# How to proove this

generalized inverse of A is equal to A' if A'A is idempotent?

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matt grime
Homework Helper
A'A idempotent means A'AA'A=A'A, don't know what you mean by ' though - if A and A' are invertible then you can cancel and get AA'=I but you don't know A and A' are invertible do you?

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A' is transpose of A,
A'A idempotent should mean A'AA'A=A'A, right?

matt grime
Homework Helper
Yes, realized and corrected myself.

A'A is thus symmetric and idempotent... exactly what do you mean by "generalized" inverse?

AA-A=A,A- is generalized inverse, and no assumption about full rank or not for A

matt grime
Homework Helper
All i've figured is that:

A'AA'A=A'A => A'(AA'A - A) =0

So it boils down to showing this implies AA'A - A = 0

which must use the fact that A' is the transpose, some how.... can't quite explain it, sorry.

shmoe
Homework Helper
If you're trying to show A' is the generalized inverse, the symmetric properties are essentially freebies. The hard part is showing AA'A=A and A'AA'=A', but if you've got one you've got the other, so you can concentrate on the first one.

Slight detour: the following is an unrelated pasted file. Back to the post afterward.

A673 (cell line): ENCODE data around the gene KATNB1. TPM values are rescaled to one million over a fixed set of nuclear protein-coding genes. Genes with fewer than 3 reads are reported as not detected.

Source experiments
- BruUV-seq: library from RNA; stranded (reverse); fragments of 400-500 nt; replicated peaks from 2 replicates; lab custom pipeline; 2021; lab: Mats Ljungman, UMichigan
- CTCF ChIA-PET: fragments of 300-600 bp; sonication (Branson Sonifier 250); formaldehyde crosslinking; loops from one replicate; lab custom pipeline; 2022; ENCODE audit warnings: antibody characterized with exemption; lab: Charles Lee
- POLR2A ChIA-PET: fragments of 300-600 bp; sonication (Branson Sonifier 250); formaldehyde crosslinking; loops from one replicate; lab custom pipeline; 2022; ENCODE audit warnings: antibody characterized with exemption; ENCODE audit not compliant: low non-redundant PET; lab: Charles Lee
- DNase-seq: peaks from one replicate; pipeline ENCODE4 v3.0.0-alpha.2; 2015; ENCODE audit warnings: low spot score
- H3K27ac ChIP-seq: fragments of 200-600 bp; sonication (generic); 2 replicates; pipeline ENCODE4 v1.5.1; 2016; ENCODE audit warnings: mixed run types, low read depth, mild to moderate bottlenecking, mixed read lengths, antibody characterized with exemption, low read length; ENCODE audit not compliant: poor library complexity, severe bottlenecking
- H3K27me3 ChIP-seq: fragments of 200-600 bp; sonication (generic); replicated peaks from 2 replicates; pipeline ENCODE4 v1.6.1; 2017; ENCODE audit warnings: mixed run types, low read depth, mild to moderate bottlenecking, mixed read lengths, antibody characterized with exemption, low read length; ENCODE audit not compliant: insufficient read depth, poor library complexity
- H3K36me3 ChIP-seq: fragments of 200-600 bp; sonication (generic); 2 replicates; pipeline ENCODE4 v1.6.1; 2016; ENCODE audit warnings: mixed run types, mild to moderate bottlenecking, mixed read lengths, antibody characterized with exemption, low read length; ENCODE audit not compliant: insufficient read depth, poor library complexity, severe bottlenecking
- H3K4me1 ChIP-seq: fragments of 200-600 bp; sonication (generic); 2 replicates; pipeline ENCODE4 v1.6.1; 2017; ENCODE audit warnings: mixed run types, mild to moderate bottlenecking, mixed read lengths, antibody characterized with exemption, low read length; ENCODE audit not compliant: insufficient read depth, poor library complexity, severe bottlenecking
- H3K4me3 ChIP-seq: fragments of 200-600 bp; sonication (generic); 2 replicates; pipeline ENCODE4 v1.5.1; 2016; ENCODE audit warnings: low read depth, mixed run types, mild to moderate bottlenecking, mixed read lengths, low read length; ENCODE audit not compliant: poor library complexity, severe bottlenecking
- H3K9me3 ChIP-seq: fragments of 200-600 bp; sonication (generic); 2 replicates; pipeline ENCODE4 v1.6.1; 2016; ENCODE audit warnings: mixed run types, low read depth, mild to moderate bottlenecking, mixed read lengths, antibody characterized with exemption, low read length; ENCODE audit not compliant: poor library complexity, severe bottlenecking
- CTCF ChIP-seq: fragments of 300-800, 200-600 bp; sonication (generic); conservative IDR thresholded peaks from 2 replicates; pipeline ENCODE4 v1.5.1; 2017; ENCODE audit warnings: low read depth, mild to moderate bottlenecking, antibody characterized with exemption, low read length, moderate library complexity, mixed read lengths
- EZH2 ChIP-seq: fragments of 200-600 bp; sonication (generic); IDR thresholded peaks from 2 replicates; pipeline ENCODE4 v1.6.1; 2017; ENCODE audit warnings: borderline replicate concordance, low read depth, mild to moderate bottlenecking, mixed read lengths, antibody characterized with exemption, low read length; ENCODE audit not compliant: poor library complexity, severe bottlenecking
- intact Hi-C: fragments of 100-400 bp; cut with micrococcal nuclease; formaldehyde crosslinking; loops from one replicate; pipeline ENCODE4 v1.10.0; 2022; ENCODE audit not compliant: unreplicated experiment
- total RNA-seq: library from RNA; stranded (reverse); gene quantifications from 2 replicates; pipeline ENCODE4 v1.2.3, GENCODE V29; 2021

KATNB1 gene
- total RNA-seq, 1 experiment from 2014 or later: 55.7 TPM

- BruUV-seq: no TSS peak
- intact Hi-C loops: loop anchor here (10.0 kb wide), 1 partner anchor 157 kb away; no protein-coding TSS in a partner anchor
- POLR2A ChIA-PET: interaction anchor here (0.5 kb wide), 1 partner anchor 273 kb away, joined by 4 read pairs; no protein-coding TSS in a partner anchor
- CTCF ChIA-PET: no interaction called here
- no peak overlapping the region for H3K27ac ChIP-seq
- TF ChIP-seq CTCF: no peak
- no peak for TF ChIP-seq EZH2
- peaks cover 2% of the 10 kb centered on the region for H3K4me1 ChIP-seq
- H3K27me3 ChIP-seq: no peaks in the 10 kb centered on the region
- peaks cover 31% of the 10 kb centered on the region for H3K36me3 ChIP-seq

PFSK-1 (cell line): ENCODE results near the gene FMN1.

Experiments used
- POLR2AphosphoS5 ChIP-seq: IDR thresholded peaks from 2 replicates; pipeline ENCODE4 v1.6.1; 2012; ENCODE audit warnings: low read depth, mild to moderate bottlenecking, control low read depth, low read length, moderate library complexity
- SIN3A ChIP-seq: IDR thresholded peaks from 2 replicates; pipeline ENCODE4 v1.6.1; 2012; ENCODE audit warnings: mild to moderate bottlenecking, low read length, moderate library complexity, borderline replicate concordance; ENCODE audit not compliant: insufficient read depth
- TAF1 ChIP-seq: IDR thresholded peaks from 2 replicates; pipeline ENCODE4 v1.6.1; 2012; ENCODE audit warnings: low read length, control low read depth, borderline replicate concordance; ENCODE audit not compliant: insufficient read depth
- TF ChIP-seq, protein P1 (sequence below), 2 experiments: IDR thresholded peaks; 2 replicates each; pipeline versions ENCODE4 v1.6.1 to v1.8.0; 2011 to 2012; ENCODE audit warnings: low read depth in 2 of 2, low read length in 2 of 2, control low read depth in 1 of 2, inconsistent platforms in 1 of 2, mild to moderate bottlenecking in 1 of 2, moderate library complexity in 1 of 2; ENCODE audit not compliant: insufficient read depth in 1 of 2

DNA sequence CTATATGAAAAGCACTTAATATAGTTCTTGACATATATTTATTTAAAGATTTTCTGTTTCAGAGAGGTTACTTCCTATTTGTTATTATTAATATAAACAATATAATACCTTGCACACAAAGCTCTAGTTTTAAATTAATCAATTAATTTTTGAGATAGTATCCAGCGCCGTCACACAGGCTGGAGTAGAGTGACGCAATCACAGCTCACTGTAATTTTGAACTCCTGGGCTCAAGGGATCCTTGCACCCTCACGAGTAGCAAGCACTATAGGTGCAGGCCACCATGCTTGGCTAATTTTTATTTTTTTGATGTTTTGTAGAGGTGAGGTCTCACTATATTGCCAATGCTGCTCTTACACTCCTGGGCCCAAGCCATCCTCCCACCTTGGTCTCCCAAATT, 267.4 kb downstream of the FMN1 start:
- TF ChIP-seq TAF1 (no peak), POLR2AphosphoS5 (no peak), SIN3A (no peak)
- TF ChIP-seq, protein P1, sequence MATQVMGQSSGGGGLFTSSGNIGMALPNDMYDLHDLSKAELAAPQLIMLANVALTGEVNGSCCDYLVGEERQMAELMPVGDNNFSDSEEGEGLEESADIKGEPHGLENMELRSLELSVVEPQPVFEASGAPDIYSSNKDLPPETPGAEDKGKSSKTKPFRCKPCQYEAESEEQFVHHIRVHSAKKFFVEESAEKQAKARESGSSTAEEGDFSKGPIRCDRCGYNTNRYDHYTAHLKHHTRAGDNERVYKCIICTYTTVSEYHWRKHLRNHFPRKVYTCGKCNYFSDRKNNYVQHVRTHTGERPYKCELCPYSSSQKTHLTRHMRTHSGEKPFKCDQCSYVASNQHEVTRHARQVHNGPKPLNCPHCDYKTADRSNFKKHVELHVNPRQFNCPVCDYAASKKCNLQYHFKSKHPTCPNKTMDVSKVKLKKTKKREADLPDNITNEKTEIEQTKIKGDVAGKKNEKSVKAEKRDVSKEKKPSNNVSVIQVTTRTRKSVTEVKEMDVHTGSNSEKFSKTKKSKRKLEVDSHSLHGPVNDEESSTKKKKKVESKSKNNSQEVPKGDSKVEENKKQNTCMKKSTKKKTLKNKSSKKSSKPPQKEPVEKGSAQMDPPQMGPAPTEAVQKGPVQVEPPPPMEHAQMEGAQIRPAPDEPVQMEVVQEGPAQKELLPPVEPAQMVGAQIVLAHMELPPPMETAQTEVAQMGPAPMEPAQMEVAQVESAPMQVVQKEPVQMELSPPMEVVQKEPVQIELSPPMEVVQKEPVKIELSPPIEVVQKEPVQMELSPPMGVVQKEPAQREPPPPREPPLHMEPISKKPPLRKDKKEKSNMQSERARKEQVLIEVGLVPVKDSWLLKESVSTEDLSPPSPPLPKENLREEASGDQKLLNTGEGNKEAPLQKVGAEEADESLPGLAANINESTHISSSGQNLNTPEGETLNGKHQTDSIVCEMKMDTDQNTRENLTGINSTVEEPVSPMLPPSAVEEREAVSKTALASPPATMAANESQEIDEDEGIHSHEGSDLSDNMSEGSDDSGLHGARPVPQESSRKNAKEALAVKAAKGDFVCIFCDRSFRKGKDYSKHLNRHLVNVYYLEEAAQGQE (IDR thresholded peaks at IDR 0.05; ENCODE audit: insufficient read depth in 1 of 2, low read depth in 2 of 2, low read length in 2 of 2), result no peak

You know AA' is idempotent, so it's a projection, the question is onto what? What can you say about the column space of AA'? What can you say about it's rank? Do you have any guess as to what it should be projecting onto?

rank A'A is equal to rank A

shmoe
Homework Helper
Good, now what about the column space of AA' (or it's image if you prefer to think of it that way)?

it is a subspace of A

so, you can prove it conceptually: since AA' is a projection, AA'A is projecting A to a space which include AA', then...?
is there any way to show it equationally?

shmoe